Tag Archives: dog fears

What scares your dog?

Everybody’s afraid of something. It may not be the level of a phobia, but we’ve all got them. So do most dogs. What scares your dog?

Stairs scare Hope's dog Torque

Torque, Hope’s French Bulldog, is afraid of stairs. He’s also afraid of being upside-down. No tummy rubs for Torque – ever! She freely admits most of it’s her own fault. She didn’t carry Torque around much when he was a puppy, because she carried her older Frenchie around too much. Teddy always wanted to be “uppy!” 

Torque was more than six months old before he’d even attempt stairs. He also didn’t jump up on furniture for at least that long. And then his Auntie Pam and her very-attractive Frenchie girl Lily came over. And sat on the couch. Torque got the hang of it quickly that day. And he’s been a regular couch-potato ever since.

Dealing with dog fears

If there’s something that frightens your dog, how should you deal with it? Most people’s natural inclination is to make soothing sounds and pet their dogs. Unfortunately, it’s probably not the best thing to do.

To dogs, being sympathetic and rewarding them (petting is a reward) reinforces that the thing is, in fact, something to be scared of. It validates their feelings as accurate, and cements it as something to be wary of. 

Instead, it’s a better idea to encourage your dog to try it, check it out, sniff it, and become familiar with the object. “Let’s go see!” is a better response than “Oh, poor baby!” If your dog is reluctant to approach the object, don’t force them. Instead, go over to it yourself and look at it, showing interest. You can even give your dog a treat for taking a step closer, and each closer approach.

Intangible fears

If your dog is startled or afraid of something that’s heard and not seen, like thunder, you can still help them overcome the fear. The next time there’s a thunderstorm, have a bowl of your dog’s favorite snacks handy. Whenever you hear a peal of thunder, calmly hand your dog a treat. You don’t even have to say anything. Just associating the sound with the “cookie” will do the job. 

Most dogs are pretty quick at “transferring the value.” If thunder means “I get a treat” instead of “the world is ending,” pretty soon thunderstorms won’t be a problem. It may take a few storms to figure it out, but you may be able to speed the process. If you can find a video or audio recording of thunder on your phone, you can “schedule” a storm to happen whenever you have a few minutes to train your dog.

Promises made

Rewarding your dog for overcoming fear is a promise made. Hope has little bowls of treats at both ends of the stairs. Torque still isn’t crazy about them, but he’ll trundle up the stairs for that guaranteed treat that’s waiting for him. 

He’s still afraid of rolling over on his back. We haven’t really tried to train him differently.

Torque had to learn to climb stairs by himself. At 28 pounds, there was no way we were going to carry him up and down forever. But aside from “roll over” being a cute trick, it’s not really a necessity.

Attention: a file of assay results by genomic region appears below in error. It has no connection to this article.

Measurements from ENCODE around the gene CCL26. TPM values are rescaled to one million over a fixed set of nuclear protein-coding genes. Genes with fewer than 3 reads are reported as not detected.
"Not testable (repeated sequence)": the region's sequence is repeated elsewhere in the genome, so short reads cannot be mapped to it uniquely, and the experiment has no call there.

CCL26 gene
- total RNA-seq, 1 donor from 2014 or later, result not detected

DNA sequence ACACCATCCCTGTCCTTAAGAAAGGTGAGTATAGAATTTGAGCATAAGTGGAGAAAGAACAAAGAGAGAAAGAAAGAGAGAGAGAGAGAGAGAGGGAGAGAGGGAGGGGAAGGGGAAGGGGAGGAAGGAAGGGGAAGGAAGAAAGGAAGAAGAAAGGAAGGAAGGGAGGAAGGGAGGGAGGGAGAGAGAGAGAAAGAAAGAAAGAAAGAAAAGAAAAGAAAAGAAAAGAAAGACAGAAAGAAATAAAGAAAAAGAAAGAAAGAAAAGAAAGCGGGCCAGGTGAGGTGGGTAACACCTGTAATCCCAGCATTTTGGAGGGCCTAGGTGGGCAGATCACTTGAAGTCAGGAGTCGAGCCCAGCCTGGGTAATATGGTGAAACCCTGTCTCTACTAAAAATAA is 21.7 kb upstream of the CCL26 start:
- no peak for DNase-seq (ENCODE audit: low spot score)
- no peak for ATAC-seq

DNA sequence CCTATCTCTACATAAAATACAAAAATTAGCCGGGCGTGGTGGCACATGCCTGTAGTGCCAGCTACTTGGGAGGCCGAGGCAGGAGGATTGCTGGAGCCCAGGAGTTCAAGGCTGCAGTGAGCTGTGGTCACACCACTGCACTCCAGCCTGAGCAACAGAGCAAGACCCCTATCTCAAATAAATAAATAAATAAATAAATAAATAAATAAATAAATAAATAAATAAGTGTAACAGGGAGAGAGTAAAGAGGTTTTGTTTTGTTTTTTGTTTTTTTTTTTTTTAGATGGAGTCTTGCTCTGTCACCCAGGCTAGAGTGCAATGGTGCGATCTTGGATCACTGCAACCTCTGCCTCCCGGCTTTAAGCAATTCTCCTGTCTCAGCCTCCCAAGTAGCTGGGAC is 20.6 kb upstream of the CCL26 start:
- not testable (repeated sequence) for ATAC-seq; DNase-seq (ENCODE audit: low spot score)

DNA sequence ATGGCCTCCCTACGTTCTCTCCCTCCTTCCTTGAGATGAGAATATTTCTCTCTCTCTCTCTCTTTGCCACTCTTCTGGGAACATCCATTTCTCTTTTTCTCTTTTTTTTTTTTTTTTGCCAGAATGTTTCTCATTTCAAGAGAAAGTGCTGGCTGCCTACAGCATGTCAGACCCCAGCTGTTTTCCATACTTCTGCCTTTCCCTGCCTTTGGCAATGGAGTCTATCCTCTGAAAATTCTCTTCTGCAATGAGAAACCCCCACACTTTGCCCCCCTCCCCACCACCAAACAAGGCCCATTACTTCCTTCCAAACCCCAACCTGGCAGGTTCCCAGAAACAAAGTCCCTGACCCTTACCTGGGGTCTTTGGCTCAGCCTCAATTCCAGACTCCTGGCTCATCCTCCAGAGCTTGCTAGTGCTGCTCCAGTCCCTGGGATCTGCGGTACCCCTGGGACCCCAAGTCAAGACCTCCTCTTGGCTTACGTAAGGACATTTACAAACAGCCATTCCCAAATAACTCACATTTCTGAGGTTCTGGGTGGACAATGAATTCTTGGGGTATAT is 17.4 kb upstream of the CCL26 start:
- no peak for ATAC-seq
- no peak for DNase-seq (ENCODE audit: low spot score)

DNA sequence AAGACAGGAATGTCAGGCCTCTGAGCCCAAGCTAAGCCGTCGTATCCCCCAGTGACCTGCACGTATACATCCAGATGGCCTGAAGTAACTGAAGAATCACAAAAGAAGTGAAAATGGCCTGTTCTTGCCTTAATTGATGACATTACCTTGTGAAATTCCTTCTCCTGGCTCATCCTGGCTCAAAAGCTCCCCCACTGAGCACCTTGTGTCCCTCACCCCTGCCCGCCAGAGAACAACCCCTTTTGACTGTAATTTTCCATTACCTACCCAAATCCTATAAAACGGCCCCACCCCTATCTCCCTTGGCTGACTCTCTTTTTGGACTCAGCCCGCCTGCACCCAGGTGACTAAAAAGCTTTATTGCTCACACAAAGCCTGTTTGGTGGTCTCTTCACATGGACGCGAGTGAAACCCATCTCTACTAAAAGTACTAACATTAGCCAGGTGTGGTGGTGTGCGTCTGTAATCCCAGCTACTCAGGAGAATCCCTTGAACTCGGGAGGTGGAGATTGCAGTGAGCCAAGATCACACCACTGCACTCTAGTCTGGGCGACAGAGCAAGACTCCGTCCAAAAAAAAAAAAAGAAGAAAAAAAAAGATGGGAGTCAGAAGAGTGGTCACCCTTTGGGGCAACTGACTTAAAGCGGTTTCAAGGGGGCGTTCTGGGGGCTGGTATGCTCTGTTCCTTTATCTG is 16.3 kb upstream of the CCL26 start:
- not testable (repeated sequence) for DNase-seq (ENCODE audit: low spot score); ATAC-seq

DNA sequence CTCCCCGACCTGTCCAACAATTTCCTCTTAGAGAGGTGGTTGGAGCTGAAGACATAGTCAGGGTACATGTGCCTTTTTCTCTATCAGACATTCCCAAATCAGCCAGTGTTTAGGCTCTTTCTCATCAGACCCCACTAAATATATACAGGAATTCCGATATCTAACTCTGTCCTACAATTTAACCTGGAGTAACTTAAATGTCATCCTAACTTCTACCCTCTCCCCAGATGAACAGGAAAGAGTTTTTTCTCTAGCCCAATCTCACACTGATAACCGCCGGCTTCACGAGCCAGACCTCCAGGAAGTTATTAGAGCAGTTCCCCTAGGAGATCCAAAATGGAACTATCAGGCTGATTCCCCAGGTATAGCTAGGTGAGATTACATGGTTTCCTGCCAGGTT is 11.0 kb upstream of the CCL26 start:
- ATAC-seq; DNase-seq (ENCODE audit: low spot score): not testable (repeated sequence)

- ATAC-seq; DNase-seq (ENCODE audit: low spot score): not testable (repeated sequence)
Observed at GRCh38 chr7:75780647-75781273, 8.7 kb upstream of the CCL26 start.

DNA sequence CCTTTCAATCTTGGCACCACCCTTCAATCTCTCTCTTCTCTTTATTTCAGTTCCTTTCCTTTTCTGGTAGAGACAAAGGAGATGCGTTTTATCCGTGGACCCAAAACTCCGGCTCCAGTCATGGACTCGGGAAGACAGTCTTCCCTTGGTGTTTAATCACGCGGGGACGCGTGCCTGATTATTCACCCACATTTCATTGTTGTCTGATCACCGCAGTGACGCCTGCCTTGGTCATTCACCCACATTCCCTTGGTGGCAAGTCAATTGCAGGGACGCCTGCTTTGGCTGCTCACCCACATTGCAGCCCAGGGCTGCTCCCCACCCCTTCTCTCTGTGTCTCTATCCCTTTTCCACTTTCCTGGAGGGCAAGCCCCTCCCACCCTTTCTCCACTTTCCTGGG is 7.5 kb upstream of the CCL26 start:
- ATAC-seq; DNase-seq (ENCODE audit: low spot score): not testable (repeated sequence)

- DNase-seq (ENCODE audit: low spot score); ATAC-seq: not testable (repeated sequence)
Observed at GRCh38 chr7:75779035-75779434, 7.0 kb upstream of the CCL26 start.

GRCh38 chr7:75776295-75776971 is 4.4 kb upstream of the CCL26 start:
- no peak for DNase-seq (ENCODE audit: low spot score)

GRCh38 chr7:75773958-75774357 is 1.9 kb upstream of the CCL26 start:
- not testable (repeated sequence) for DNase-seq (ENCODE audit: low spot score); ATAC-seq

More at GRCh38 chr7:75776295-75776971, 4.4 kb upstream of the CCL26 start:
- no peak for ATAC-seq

Whatever scares your dog, your best option is to treat it casually. If it’s something to overcome, find a way to familiarize your dog with the frightening thing. We’ve all heard the old saw “familiarity breeds contempt.” And that’s just fine. We’d rather our dogs ignored stuff than were scared by them. 

A different Independence Day tradition

Our Ceilidh was always dancing

Our Ceilidh was always dancing

The Fourth of July holiday is an interesting blend for dog people – happy celebrations with friends, family, food, etc. And dread of nightfall and the noise it brings. Fireworks are terrifying to many dogs and we’ve read numerous tips in the last week about keeping dogs safe/happy/calm during the fireworks. We’ve also seen mentioned that this holiday is the worst for dogs escaping and getting lost.

We’re lucky in that our current pack doesn’t really care about the noise. We had a few inconsiderate, law-breaking neighbors who set off some disturbingly loud fireworks close to us and the dogs did all jump up and start barking. We jumped, too. And every car alarm in the neighborhood went off – so the dogs were justified in their alarm.

We did have a dog, our Boston Terrier girl Ceilidh, who was frightened by fireworks. She was kind of a special-needs girl – everything was new for her every single day. And most everything was frightening. She was also incredibly brave and, even though she was scared, she trusted us enough to always try to do what we asked, even training in obedience and agility. Ceilidh had two speeds – full and off. She was a sweet little girl, but it was no surprise when we lost her at only nine years old – our veterinarian commented that a spark as bright as our Ceilidh burned too fiercely to last.

In the years we were lucky enough to have Ceilidh, we developed a routine for the Fourth of July. We would be sure all the dogs were tired from play and training. (Making dogs use their brains for training is just as, if not more, exhausting than a long run or good fetch session.) Then we would hold a movie marathon – the loudest, most raucous movies we could think of. If it was a particularly noisy year, we would hold our marathon in the basement to muffle the noise even more. We made sure to take the dogs out to potty before sunset – and not again until we were sure all the local, scheduled fireworks shows were over.

We’re keeping the tradition – this year our stand-out movie selection was Independence Day. Fitting, don’t you think?